Weekend Reading

Recollections of books carried back and forth on the elevated train -- in a long-term, though belated, attempt to learn something about the world.

Thursday, March 20, 2008

The Old Guard and The Avant-garde

Modernism in Chicago 1910-1940 (essays delivered at a 1988 symposium concerning"the coming of Modernism to Chicago") edited by Sue Ann Prince

Some notes on each of the essays (just for my future reference)

1."The Chicago Setting" by Neil Harris --- or as it should have been titled -- "Chicago's Cultural Claims" -- which, for the period in question -- seem best described by Ben Hecht "Americans (in 1913) thought that Art was men who wore long hair and talked like sissies; naked women in a garret; something J.P. Morgan was interested in .... any statue in a public park. In 1923 Americans think Art is something that doesn't look like a photograph.... anything a Russian does; turning colored lights on the orchestra in the movie palace".

I realize that studies of popular culture -- in which the artworld is just a high-end shopping center -- is a growing business in postmodern academia - but I'm a lot more interested in the individual players -- the artists, critics, and collectors. Was Chicago modernism a "false spring"? So far -- it's turned out that only specialists really care about it's roster of early heroes - and their paintings have minimal value on the auction block. But maybe that's just because these few, particular painters weren't as good at doing what they did -- as some of their non-modernist contemporaries were, of whom there were many, many more.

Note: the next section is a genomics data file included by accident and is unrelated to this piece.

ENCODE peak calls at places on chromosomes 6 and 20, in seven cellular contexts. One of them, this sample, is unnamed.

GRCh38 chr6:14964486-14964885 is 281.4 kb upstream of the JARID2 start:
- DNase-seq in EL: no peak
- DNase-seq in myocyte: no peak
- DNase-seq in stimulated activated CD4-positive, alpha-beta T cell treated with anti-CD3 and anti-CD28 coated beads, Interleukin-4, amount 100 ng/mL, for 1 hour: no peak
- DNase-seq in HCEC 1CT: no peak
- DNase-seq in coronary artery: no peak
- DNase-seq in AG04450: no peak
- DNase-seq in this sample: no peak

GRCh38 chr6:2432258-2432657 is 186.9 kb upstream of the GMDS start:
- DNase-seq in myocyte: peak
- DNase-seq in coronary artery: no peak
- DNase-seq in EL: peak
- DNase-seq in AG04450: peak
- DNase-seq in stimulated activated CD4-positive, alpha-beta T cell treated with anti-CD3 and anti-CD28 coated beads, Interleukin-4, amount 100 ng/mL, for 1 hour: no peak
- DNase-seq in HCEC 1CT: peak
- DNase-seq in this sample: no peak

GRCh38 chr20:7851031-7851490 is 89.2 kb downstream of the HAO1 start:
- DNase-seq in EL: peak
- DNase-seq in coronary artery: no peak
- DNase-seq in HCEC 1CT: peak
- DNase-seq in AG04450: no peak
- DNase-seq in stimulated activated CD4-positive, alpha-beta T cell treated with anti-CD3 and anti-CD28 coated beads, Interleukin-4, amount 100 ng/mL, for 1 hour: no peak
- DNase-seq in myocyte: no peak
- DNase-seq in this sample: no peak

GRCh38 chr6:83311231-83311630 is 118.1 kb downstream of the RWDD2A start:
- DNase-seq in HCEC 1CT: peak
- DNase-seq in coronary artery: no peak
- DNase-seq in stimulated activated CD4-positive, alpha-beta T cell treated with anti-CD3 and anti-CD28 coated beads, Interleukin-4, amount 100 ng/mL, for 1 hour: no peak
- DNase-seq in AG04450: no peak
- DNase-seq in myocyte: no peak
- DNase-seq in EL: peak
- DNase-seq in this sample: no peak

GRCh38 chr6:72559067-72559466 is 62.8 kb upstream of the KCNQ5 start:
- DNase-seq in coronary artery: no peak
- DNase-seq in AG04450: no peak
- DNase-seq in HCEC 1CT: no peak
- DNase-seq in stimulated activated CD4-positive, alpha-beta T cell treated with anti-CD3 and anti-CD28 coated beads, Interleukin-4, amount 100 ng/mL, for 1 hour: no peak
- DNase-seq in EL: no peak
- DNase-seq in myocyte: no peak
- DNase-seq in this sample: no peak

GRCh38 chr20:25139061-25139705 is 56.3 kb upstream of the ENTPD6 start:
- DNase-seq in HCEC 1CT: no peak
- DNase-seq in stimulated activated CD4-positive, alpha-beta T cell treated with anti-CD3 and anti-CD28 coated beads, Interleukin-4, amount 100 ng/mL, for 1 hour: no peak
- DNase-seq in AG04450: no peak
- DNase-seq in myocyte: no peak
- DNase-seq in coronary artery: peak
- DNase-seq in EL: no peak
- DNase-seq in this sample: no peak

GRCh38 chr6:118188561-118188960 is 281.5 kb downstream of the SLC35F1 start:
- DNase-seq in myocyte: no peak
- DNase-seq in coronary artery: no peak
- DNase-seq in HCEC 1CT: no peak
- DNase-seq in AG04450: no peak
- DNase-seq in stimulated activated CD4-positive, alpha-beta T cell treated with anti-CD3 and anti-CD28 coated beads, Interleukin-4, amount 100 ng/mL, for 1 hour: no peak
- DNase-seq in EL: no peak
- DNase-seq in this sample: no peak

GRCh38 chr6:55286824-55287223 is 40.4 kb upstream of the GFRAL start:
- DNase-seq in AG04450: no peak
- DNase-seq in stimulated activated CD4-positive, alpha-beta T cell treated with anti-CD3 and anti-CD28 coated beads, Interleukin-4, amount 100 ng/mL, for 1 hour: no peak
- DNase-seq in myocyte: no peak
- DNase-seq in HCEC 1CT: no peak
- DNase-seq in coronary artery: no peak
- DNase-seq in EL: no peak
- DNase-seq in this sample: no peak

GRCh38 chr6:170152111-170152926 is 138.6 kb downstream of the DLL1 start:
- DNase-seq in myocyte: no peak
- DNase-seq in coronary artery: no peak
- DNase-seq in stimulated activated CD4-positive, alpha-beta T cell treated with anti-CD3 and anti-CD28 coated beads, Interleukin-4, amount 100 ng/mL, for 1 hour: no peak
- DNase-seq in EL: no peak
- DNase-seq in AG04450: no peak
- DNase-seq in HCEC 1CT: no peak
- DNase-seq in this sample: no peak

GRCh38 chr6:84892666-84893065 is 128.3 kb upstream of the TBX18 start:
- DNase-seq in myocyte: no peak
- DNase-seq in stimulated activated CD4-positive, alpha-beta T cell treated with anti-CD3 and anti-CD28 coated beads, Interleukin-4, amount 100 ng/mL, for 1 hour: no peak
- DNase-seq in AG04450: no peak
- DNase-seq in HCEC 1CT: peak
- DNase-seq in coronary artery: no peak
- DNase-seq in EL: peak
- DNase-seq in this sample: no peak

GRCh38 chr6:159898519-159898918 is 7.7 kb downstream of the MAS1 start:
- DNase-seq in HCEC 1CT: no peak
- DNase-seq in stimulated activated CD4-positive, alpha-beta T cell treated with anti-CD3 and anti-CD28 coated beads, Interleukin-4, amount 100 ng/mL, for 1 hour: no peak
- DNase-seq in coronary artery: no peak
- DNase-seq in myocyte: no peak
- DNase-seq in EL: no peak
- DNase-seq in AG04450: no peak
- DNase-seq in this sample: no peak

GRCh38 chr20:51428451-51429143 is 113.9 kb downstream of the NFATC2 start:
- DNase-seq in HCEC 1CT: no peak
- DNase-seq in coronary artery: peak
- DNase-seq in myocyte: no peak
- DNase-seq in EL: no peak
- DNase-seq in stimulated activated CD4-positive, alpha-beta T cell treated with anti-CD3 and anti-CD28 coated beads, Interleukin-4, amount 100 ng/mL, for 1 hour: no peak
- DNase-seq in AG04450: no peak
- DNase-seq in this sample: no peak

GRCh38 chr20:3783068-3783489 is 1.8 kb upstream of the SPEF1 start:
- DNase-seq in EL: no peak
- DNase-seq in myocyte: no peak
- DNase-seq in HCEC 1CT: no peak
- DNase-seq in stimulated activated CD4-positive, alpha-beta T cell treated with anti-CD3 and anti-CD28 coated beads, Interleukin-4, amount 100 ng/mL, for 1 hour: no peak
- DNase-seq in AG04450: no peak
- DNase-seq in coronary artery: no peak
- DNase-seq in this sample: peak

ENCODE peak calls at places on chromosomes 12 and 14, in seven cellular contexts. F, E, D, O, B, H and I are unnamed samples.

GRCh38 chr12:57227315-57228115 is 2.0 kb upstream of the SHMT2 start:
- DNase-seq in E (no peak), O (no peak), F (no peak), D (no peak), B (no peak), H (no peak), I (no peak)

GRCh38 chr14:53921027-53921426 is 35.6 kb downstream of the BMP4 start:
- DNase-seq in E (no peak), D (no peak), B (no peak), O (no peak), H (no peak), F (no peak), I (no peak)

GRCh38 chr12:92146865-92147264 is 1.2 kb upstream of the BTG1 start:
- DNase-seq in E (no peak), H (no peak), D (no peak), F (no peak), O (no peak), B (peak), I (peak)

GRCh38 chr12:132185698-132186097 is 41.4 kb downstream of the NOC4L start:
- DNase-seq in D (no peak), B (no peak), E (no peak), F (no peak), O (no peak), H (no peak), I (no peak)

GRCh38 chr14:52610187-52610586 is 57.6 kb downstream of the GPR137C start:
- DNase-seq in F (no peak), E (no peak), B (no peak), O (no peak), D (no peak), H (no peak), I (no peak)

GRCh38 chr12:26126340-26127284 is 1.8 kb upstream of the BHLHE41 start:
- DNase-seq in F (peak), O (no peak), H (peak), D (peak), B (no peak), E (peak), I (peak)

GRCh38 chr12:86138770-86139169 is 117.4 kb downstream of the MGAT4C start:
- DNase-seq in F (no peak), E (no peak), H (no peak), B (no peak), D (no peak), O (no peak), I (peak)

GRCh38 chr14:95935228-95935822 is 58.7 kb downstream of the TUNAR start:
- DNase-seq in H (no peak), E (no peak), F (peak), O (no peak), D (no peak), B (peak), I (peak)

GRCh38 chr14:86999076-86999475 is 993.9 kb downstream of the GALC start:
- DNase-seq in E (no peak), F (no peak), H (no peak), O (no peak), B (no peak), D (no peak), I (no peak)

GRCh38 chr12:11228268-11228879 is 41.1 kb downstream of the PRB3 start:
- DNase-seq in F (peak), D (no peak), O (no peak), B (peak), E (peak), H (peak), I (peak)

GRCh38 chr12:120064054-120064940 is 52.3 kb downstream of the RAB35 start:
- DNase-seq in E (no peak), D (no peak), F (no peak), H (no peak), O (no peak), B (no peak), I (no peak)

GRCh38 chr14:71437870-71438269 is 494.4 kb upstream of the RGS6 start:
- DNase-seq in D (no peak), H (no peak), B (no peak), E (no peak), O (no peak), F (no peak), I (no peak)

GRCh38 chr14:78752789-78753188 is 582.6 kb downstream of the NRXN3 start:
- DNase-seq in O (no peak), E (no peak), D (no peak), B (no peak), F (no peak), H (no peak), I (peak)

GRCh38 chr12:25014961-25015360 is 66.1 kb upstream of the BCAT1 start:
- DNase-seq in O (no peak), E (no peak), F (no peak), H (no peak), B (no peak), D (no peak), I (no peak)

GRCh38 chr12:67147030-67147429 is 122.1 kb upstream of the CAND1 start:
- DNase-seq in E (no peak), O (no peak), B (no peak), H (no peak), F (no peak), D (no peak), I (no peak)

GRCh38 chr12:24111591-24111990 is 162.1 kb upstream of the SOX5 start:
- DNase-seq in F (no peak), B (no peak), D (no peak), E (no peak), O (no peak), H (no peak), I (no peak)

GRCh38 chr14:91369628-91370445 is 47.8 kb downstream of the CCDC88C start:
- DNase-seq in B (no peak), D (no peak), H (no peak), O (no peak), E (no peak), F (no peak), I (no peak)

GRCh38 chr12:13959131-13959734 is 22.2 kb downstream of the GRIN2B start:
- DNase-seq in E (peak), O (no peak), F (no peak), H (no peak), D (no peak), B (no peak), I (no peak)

The acceptance of Modernism has been the pinnacle of Chicago civic pride for the past 80 years -- culminating in planting the flag of Picasso in Daley Plaza. But when that flag is finally taken down -- it just might turn out that Chicago has a lot more to be proud of concerning its own cultural legacy.

2."A Modest Young Man with Theories: Arthur Dove in Chicago, 1912" by Ann Lee Morgan -
who asks why this show (a year before the Armory show) was received "more intelligently and open-mindedly than their eastern counterparts"

But I fail to see a problem -- since Dove's paintings are aesthetically pleasing --- like the patterns on a fine carpet. Why shouldn't conservative minded people like them ? The issue of representation vs. abstraction just didn't seem as important to the art critics of that time as it is to the art theorists of today.

3. "Lorado Taft, the Ferguson Fund,and the Advent of Modernism" by Allen Weller.